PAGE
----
Although I’m partial to the title of this article, another, possibly more descriptive, option could be, “how to ride with anyone with the grace, knowhow and skill of a pro.” I won’t be the first to write about riding etiquette, nor will I be the last, but these are practices that often need repeating and there is no better than the begging of a new year to talk about them.
These are observations that I’ve recently made as well as ones that I’ve compiled throughout my many years riding a bicycle. I’ve been fortunate enough to have many great teachers beat these rules into me and some infractions occur too often to ignore. This shouldn’t be read as rules to be enforced by a cycling dictator, think of this as a series of hints and tips to make you a classier and more respected cyclist.
The first observation I would like to make, and one often left out of similar articles, is that people need to be aware of how hard they are pedaling. This may seem obvious, but the vast majority of people ride much too hard up hill while not nearly hard enough down. If your ride is based around intervals dictated by the road you can ignore this rule, but for nearly every ride, small group or large, this is important.
First, this is important because it helps you maximize your training time and particularly for winter riding. When you’re aiming for a steady ride it helps ensure you are doing the riding that you are supposed to. Steady doesn’t mean a steady speed, it means a steady effort, steady heart rate, or steady power, all of which gauge how hard you are working. This is one instance in which I wish everyone had access to a power meter because a power meter will tell you exactly how imbalanced your riding is. For instance, a 200 watt effort up a climb feels like child’s play and will regularly get you dropped out of a group, but 200 watts down a hill will often have you streaking away from said group.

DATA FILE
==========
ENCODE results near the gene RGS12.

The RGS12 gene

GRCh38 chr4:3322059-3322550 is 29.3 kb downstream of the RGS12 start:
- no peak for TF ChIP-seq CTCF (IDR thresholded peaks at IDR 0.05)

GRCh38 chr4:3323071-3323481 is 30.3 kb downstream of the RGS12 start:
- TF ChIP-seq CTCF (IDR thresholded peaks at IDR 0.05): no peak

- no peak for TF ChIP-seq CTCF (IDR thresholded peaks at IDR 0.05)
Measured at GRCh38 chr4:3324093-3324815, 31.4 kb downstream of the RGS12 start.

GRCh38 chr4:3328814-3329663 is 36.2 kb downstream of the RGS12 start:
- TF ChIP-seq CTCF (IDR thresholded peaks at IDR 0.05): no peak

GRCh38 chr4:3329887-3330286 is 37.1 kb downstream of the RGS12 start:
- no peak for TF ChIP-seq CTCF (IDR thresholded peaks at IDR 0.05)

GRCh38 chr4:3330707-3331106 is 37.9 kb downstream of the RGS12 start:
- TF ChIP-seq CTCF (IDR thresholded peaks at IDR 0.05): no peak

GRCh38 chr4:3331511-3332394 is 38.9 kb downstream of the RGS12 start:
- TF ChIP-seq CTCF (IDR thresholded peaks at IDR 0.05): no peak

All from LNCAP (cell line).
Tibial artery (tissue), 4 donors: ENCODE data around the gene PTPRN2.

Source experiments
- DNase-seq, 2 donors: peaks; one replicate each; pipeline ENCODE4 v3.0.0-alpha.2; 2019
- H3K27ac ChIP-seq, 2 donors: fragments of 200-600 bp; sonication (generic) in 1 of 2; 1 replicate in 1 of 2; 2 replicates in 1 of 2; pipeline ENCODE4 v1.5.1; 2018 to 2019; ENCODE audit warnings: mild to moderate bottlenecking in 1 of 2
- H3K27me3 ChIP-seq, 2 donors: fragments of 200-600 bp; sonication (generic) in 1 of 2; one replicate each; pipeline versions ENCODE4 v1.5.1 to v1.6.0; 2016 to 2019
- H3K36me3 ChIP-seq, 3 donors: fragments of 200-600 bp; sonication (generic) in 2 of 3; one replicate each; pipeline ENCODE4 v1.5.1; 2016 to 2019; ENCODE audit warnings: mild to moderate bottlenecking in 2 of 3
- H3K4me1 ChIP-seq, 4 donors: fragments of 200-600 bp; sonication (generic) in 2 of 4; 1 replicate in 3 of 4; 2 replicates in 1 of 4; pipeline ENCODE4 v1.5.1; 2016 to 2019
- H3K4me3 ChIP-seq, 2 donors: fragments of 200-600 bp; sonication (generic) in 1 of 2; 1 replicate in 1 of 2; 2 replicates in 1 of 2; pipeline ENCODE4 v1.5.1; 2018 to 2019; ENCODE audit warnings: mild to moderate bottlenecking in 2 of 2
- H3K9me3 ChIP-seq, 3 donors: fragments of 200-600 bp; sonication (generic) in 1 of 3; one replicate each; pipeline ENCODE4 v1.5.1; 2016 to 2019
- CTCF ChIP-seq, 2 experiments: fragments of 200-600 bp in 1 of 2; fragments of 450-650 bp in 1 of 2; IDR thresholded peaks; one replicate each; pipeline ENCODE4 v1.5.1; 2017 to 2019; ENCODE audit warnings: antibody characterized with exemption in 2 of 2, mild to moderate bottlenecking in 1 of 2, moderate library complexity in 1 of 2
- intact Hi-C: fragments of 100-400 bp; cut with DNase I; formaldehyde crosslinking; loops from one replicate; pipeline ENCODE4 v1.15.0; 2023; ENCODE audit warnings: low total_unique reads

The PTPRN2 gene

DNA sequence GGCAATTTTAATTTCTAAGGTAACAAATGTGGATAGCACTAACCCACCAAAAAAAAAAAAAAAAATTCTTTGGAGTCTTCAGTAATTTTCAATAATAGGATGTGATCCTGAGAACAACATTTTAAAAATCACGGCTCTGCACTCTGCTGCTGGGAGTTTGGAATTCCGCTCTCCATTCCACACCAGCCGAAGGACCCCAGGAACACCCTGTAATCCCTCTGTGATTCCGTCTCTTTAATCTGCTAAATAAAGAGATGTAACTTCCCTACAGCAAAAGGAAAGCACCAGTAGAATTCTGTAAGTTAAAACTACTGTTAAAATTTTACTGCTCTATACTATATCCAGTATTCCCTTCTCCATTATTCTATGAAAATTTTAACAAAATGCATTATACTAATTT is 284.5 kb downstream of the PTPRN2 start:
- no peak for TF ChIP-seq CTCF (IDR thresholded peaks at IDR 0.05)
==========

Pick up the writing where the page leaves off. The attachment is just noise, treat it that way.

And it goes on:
If you don’t own a power meter then the easiest way to manage your effort is by feeling the force going into your pedals, sounds easy enough. When you’re riding up a hill, think about the weight and pressure going through your feet, now try and replicate that feeling on flats and downhill. On your next ride, try to keep an even pressure throughout the pedal stroke the whole time. You’ll find yourself riding quicker across the flats and scorching the downhills. You’ll also find yourself going quite a bit slower up the hills.
Drafting and Turning
The other reason efficient pedaling is important pertains to the etiquette of group riding. To begin with, remember the basics of drafting. The faster you are going the more important drafting becomes. Riding extra hard up a hill doesn’t benefit the group; it makes everyone work nearly as hard as the leader, riding hard down ensures that everyone still gets to pedal. When I’m on a group ride, I typically try to ride at a higher wattage down the hill, because those behind me are getting an even larger benefit than normal, and a lower wattage up, to ensure that the group remains in tact.